Leo Sowerby (1895 – 1968) is described in the booklet notes of a new Cedille album of his compositions ( Leo Sowerby: The Paul Whiteman Commissions and Other Early Works ) as “already the most frequently performed classically trained American composer” by the 1920s.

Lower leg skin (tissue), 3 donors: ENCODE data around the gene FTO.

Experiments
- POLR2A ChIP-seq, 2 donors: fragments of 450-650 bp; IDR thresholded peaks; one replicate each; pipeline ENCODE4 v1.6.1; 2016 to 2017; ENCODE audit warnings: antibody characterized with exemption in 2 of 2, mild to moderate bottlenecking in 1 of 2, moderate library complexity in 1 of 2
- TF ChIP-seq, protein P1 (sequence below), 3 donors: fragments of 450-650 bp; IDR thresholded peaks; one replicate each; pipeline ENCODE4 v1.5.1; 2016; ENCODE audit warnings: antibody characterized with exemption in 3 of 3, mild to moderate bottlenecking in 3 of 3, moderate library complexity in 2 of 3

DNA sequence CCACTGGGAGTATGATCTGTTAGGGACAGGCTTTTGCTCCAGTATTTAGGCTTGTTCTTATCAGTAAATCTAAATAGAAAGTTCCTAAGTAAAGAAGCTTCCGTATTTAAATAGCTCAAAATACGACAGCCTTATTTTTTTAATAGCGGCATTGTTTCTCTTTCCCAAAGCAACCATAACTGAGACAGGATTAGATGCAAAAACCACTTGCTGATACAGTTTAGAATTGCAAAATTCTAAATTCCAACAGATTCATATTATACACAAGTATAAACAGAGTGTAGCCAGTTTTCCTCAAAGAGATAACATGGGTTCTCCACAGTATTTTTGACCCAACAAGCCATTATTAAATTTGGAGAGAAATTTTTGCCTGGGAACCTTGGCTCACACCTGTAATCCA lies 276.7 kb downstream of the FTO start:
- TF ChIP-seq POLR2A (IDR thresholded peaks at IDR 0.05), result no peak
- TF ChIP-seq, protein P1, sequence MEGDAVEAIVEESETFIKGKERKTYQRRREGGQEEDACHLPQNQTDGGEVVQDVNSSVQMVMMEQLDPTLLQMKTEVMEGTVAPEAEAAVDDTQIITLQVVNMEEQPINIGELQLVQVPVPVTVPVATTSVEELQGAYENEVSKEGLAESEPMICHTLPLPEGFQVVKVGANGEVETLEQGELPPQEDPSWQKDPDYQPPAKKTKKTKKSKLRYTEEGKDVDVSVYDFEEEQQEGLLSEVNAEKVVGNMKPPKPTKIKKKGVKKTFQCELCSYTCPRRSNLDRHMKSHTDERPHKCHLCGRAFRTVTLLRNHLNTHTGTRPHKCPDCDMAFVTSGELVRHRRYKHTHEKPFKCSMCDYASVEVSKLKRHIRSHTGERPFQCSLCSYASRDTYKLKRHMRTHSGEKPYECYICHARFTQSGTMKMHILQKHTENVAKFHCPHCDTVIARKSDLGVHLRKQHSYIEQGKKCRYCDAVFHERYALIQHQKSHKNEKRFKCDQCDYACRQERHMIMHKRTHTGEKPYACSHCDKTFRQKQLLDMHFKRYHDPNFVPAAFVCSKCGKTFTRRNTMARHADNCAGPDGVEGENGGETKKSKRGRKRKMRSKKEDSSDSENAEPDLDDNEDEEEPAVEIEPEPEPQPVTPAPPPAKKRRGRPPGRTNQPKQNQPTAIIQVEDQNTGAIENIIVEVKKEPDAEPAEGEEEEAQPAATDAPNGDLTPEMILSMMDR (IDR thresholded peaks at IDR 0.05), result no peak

He certainly was prolific; the booklet goes on to claim that Sowerby had written some 550 pieces by the time of his death. His music was regularly played by his hometown Chicago Symphony under Frederick Stock. He even won a Pulitzer in 1946 — not that winning that prize is a guarantee of immortality. Yet his name hardly ever comes up in discussions about the leading American composers of his time.